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: From an interview with Ken Liu, recent Hugo/Nebula/WFA winner:

I went to law school, started a new job, and kind of gave up on writing for a while due to a supreme act of stupidity. I wrote this one story that I really loved, but no one would buy it. Instead of writing more stories and subbing them, as those wiser than I was would have told me, I obsessively revised it and sent it back out, over and over, until I eventually gave up, concluding that I was never going to be published again.

And then, in 2009, Sumana Harihareswara and Leonard Richardson bought that story, "Single-Bit Error," for their anthology, Thoughtcrime Experiments. The premise of the anthology was, in the editors' words, "to find mind-breakingly good science fiction/fantasy stories that other editors had rejected, and release them into the commons for readers to enjoy."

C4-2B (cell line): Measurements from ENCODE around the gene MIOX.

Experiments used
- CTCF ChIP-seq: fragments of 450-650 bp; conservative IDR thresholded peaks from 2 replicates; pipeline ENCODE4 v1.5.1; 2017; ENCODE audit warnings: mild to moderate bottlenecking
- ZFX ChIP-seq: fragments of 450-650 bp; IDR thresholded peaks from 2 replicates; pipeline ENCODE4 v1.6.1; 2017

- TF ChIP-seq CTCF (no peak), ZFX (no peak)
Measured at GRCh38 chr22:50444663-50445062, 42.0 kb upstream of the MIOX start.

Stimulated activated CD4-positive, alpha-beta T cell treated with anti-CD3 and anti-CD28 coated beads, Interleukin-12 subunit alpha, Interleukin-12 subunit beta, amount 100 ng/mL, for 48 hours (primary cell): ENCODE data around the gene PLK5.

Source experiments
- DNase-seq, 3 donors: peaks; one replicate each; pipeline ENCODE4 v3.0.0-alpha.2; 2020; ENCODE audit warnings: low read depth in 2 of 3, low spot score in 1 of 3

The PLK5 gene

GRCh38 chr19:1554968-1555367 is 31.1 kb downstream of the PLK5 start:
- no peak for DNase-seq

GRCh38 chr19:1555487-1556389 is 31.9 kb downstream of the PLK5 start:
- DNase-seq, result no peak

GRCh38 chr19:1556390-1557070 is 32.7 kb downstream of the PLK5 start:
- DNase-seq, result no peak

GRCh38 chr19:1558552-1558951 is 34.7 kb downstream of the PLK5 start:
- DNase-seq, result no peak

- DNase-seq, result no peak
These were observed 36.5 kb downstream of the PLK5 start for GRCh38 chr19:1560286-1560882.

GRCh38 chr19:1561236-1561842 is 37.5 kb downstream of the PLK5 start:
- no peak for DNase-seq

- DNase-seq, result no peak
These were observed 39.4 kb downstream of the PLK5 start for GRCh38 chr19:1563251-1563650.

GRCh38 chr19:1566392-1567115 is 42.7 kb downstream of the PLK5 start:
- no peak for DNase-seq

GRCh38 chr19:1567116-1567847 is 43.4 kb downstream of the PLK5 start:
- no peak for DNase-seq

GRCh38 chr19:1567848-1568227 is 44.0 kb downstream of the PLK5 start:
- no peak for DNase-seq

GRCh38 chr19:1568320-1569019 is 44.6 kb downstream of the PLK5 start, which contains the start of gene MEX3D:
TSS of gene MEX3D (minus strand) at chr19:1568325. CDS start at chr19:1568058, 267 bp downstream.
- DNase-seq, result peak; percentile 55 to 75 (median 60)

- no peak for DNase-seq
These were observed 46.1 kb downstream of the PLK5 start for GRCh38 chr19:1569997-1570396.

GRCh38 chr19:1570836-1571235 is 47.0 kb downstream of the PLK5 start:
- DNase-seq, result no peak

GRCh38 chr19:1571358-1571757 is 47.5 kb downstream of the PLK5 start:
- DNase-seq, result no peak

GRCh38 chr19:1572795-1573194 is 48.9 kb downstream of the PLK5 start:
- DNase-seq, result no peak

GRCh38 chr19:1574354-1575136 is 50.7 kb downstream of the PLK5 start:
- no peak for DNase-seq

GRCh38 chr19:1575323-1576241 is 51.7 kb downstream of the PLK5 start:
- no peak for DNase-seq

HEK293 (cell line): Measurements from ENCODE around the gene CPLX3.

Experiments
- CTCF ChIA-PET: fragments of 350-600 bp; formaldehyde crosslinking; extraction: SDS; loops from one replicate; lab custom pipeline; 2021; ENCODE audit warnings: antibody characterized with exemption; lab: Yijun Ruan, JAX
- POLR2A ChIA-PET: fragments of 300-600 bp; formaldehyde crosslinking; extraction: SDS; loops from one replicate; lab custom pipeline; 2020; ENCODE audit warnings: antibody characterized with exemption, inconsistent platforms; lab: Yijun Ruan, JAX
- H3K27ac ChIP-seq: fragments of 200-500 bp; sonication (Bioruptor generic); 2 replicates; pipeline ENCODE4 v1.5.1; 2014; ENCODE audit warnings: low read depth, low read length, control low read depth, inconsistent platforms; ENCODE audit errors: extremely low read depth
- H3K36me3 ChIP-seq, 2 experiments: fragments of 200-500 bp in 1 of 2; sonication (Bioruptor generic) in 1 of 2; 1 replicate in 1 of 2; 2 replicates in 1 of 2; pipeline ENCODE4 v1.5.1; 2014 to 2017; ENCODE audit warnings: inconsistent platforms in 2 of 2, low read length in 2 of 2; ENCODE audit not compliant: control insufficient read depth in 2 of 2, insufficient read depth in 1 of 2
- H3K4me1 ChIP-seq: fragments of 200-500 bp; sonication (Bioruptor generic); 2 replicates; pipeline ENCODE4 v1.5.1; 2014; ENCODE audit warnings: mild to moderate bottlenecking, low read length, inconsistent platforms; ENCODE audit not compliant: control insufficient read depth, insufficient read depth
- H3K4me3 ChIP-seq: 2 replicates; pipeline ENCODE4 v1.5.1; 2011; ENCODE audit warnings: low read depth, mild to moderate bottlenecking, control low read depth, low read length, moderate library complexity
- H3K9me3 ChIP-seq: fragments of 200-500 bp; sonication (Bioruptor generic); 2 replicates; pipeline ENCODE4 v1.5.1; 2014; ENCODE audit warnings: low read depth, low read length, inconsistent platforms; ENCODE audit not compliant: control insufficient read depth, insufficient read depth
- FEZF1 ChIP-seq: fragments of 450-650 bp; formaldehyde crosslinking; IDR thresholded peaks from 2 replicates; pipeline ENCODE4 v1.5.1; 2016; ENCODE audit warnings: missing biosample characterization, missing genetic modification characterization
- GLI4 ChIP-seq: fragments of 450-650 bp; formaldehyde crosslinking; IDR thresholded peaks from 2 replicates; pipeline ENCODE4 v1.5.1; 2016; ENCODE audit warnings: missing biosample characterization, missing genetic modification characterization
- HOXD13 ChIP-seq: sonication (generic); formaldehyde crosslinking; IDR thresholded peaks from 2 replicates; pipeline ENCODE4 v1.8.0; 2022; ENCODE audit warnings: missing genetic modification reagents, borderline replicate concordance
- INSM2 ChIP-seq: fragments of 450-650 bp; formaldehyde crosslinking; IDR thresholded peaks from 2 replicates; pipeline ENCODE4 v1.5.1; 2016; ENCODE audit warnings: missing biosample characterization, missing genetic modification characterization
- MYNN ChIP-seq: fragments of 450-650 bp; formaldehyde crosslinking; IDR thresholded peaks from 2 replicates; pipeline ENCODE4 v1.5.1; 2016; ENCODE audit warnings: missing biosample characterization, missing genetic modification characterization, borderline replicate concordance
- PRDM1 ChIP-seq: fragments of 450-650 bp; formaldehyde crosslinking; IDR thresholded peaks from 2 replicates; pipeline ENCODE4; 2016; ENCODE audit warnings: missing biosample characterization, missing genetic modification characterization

I can't tell you how much that sale meant to me. The fact that someone liked that story after years of rejections made me realize that I just had to find the one editor, the one reader who got my story, and it was enough. Instead of trying to divine what some mythical ur-editor or "the market" wanted, I felt free, after that experience, to just try to tell stories that I wanted to see told and not worry so much about selling or not selling. I got back into writing—and amazingly, my stories began to sell.

Case closed, I'd say.

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